“So newcomers need to be educated, writers who are writing full time need to be educated to know when to push for their rights, and editors need to be educated,” he says.

Simurda has long been aware of the special problems free-lancers face. As a Hampshire College graduate he worked in the late ’70s at the now-defunct Amherst Record, where he earned 35 cents an inch, or under $5 for an average-length article. “One week,” he recalls, “I organized a one-week vacation for all the free-lancers, because I realized that 70 percent of the newspaper was by us.” He chuckles. “That didn’t go over too well.”

Rates still lag far behind other areas, Simurda says. “I’ve talked to editors in Connecticut, in Boston, who can’t believe what writers get paid in Western Massachusetts.

Area newspapers pay freelancers from $15 to $200 per article, with $200 being “virtually unheard of,” says Fosher. Rates in Boston are up to three times higher, he says.

Jan Whitaker, a union member and correspondent for the Daily Hampshire Gazette until December 1987, explains that correspondents there are paid according to a complex formula. Time spent covering town meetings is compensated at $5 an hour, and news stories pay 60 to 80 cents an inch. Thus, for an average-length piece written after covering a three-hour meeting, a correspondent earns $25.50, with a minimum of $12.

Correspondents also write feature stories which pay from $20 to $60. “You can’t make a living no matter what you do,” says Whitaker.

Feature writers for the Gazette’s living section make from $50 to $150 per story. Writers for Hampshire Life, the paper’s weekly magazine earn from $50 for a short piece to $300 for a major cover story. The average for a cover story is $175, with most written either by staff or by experienced free-lancers, says Debra Scherban, the magazine’s editor.

At the Transcript Telegram in Holyoke, the free-lance minimum, is $25 per story. Rates at The Recorder in Greenfield and the Union News in Springfield range from $40 to $100. The Valley Advocate pays as little as $15 for some travel stories and $25 for food pieces. Short news pieces pay around $45, according to editor Kitty Axelson. Most longer news stories pay $150 maximum. The Advocate’s Money Watch section pays as much as $200.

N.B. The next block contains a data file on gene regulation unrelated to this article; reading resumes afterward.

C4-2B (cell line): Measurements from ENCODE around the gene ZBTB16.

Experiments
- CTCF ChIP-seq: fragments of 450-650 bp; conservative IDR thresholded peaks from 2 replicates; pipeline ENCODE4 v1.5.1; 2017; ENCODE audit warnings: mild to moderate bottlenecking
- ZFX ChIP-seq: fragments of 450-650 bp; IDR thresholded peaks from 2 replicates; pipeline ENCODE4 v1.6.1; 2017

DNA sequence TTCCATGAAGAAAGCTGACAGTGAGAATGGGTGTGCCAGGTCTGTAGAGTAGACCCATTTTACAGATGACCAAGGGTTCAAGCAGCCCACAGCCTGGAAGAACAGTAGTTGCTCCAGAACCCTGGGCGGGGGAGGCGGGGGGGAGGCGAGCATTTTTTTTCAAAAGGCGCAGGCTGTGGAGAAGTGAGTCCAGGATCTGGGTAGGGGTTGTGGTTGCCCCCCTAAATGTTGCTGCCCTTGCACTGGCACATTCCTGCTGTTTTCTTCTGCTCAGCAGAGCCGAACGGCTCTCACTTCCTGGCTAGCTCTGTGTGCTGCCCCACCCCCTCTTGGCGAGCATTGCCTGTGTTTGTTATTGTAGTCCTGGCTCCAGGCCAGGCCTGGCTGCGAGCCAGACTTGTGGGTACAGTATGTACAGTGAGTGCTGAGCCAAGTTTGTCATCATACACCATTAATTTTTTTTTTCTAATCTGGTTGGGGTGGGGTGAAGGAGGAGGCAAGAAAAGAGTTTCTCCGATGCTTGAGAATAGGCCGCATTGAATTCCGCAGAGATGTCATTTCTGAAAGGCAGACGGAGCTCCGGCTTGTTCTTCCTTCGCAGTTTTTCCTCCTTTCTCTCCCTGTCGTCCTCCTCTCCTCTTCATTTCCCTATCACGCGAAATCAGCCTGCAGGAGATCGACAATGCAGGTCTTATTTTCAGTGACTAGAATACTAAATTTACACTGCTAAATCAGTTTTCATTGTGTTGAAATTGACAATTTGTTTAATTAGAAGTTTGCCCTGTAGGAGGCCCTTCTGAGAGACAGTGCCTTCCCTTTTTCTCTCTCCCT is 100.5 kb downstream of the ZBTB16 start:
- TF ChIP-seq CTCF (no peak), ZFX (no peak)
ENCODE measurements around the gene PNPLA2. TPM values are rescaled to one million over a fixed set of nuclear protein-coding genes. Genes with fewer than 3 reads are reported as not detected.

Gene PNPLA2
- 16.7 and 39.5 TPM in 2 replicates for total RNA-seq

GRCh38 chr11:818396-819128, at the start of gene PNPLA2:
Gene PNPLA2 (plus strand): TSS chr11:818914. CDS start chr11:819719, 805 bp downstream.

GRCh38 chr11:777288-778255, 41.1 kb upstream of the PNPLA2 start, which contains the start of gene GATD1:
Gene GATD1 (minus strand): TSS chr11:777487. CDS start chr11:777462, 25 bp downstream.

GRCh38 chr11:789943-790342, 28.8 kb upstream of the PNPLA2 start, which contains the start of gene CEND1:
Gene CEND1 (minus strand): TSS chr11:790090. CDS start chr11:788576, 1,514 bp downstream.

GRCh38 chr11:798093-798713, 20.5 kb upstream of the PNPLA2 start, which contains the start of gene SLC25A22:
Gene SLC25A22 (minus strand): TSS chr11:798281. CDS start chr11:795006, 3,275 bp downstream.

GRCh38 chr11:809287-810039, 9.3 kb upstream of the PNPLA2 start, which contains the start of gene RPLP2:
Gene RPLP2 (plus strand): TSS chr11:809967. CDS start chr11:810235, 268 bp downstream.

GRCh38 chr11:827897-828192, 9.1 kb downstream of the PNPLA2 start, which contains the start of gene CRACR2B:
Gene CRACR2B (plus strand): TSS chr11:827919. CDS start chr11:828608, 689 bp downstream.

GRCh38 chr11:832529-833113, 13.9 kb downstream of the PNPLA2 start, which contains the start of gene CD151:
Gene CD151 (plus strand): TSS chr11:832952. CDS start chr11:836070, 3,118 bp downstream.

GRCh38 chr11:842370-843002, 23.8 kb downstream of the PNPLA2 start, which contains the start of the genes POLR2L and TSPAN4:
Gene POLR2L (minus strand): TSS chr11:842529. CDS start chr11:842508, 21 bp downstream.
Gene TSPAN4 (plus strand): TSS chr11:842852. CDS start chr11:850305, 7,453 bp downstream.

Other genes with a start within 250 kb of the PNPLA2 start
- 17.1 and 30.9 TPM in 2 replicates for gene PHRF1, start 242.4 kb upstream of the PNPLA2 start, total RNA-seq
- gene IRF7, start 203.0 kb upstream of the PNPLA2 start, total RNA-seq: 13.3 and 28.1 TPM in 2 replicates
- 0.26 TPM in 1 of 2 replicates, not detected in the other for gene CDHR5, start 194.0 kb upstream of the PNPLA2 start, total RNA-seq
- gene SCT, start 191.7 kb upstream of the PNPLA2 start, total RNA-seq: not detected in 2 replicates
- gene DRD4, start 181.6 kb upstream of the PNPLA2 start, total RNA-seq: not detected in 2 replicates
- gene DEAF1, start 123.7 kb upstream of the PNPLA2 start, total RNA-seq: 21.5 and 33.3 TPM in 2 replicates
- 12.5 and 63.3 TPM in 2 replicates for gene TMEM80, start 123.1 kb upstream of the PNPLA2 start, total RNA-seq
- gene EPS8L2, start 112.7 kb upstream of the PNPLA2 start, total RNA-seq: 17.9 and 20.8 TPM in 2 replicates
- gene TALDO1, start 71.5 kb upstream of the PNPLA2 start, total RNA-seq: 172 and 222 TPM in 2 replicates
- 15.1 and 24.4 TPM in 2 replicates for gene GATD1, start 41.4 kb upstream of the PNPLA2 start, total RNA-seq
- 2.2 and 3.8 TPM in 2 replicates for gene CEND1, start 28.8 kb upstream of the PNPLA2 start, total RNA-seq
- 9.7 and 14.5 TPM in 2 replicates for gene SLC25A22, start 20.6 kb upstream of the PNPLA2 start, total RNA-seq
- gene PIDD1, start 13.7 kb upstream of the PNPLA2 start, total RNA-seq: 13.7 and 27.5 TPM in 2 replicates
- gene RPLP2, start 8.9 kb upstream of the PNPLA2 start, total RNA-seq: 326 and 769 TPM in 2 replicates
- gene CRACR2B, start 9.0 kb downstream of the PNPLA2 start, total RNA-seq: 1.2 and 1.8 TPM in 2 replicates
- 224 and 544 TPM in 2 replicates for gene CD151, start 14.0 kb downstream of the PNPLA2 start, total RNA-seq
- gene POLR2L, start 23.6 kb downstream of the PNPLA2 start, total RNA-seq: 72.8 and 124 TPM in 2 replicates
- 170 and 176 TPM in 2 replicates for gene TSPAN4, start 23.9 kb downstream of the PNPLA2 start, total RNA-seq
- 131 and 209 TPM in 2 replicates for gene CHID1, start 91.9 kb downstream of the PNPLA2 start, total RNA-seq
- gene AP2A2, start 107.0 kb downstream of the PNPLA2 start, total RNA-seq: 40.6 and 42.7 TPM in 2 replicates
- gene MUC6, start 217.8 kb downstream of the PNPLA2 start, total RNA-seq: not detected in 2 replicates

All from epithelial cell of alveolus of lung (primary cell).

The Hartford Advocate’s minimum is $50.

New England Monthly magazine uses free-lancers for their regional news and pays $50 for 200-400-word Material World pieces; from $150 to $300 for pieces of 400 to 800 words. The maximum for a full-scale feature is $1,400 says Susan Zesiger, assistant managing editor.

Not all members of the National Writers’ Union are journalists “The sublocal has writers of all stripes – children’s book writers, poets, fiction writers – we even have a writer of horror stories,” says Fosher.

Jeannine Atkins is among several full-time fiction writers active in the sublocal. She says she values the union for the contacts it has provided in her search for agents for her two unpublished novels. And she believes she has benefited from being around journalists. “I’ve learned from them to be more professional about my writing,” she says, “to separate the creativity from the business, which I think a lot of fiction writers don’t do.”

In her first year of full-time writing, after years of high school teaching, she says she particularly welcomes the social contact the sublocal provides. “The hardest part is the isolation,” she says, especially after being with 125 kids.”

Simurda agrees that many writers benefit from the union simply through conversation. “Say you’ve been hired to write a piece for a monthly magazine for $150,” he says. “If you mention it to me I’ll be able to say, ‘Hey, they normally pay $250 and they always pay your expenses. They’re trying to take advantage of you.'”

Not that all editors try to exploit their writers, Simurda quickly adds. “Sometimes editors aren’t aware that they’re acting unfairly.”